“Deployment Pipeline” – Is this it?

The term “Deployment Pipeline” is often used to imply different stages/environments your release candidate has to be deployed to before it can be released (go in “Production”).

When you hear it, you probably think of this


A heavy viscous liquid running through a long pipeline such that every single drop has to pass through every single inch of the pipeline sequentially.

However, Humble and Farley had a very different idea when they coined the term and it looked something like this:


Yes. It is a processor.

They borrowed the idea from the world of hardware where a sequential set of instructions is broken down in parallel threads of execution such that in the worst case there won’t be any time loss over sequential execution. In the best case though, instructions could be parallelized and speed up the execution.

How do they do it? Processors open parallel threads all the time but only when they are confident that they have enough data to predict the outcome of another thread. For example thread 1 is executing. It is the only thread. At some point the processor can predict that the outcome of thread 1 is going to be “X”. Processor takes “X” and hands it to thread 2. thread 2 starts execution.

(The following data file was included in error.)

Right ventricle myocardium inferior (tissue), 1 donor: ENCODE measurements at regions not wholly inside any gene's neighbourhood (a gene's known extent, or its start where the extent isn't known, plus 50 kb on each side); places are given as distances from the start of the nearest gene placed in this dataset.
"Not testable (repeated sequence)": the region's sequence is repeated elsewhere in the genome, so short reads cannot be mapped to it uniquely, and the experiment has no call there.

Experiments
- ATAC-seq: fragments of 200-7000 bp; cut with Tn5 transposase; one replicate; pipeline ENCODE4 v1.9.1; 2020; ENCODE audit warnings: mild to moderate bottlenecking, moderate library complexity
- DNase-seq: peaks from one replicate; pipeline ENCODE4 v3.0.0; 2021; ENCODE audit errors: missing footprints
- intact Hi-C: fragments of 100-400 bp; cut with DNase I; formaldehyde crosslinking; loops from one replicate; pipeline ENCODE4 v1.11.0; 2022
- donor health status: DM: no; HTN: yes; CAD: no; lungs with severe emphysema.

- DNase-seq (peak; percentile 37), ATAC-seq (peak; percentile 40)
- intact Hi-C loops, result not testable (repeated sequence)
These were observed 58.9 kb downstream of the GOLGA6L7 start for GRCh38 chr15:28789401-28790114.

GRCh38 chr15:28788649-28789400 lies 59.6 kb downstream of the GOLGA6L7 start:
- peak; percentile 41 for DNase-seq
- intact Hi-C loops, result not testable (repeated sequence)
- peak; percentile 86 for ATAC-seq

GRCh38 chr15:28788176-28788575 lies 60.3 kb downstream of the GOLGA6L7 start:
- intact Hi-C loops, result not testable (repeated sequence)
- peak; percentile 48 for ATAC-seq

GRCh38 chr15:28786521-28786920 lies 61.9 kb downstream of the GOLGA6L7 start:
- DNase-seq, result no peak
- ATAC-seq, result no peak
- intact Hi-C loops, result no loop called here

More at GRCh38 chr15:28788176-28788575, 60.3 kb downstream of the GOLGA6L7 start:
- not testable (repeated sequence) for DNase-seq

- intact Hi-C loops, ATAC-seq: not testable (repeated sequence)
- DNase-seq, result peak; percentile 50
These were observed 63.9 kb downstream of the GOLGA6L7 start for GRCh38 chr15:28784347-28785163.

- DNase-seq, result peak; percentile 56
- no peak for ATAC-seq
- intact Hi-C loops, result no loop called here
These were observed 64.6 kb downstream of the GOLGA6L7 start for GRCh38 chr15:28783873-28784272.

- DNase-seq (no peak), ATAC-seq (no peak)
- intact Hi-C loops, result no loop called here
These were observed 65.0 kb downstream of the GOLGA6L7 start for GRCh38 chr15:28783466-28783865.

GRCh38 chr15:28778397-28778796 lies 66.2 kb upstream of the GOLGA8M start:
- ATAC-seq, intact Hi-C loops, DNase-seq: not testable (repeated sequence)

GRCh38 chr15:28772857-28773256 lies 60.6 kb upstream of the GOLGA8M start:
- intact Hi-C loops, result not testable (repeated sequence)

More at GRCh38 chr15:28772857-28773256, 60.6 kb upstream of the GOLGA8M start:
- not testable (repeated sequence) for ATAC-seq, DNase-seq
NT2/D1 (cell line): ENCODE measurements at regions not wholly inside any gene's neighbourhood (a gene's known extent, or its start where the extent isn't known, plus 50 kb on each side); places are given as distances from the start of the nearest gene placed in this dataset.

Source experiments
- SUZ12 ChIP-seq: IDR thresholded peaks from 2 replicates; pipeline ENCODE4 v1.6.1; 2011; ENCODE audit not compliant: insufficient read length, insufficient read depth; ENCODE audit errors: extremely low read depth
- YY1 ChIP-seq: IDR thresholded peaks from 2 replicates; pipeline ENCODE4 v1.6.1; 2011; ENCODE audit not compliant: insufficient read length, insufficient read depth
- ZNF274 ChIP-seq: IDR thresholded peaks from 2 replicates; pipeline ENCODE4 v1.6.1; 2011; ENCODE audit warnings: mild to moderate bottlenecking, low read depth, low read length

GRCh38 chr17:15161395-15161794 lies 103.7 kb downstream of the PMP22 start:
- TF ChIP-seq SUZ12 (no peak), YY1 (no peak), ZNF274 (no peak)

When Thread 1 completes execution it verifies the actual result. If the result indeed was “X”, processor continues with thread 2. It just managed to parallelize the execution of otherwise serial instruction set.

If however outcome of thread 1 was “Y”, processor simply dumps thread 2 and continues with sequential execution.

Nothing was gained by opening thread 2. But even more importantly, nothing was lost. So there’s no downside and the upside is huge.

Brilliant! isn’t it?

“Deployment Pipeline” works exactly the same way. The commit stage in deployment pipeline is automated to run very quickly. We can now “guess” that all subsequent testing and verification will pass. With that assumption we can open a new thread by picking new items from the backlog to work upon. If the tests succeed, we have a new set of features coming down the pipe – parallel execution. If however, tests fail, no harm done. we simply send the errant code back to developers.

At the end we have achieved parallel execution upstream by being optimistic about the outcome of the activities downstream. 

When you talk about Deployment Pipeline, think of it as an enabler to parallel execution to achieve maximum efficiency of all resources across dev, test and release. Then, and only then, you have a true  Deployment Pipeline as envisioned in the Continuous Delivery paradigm.

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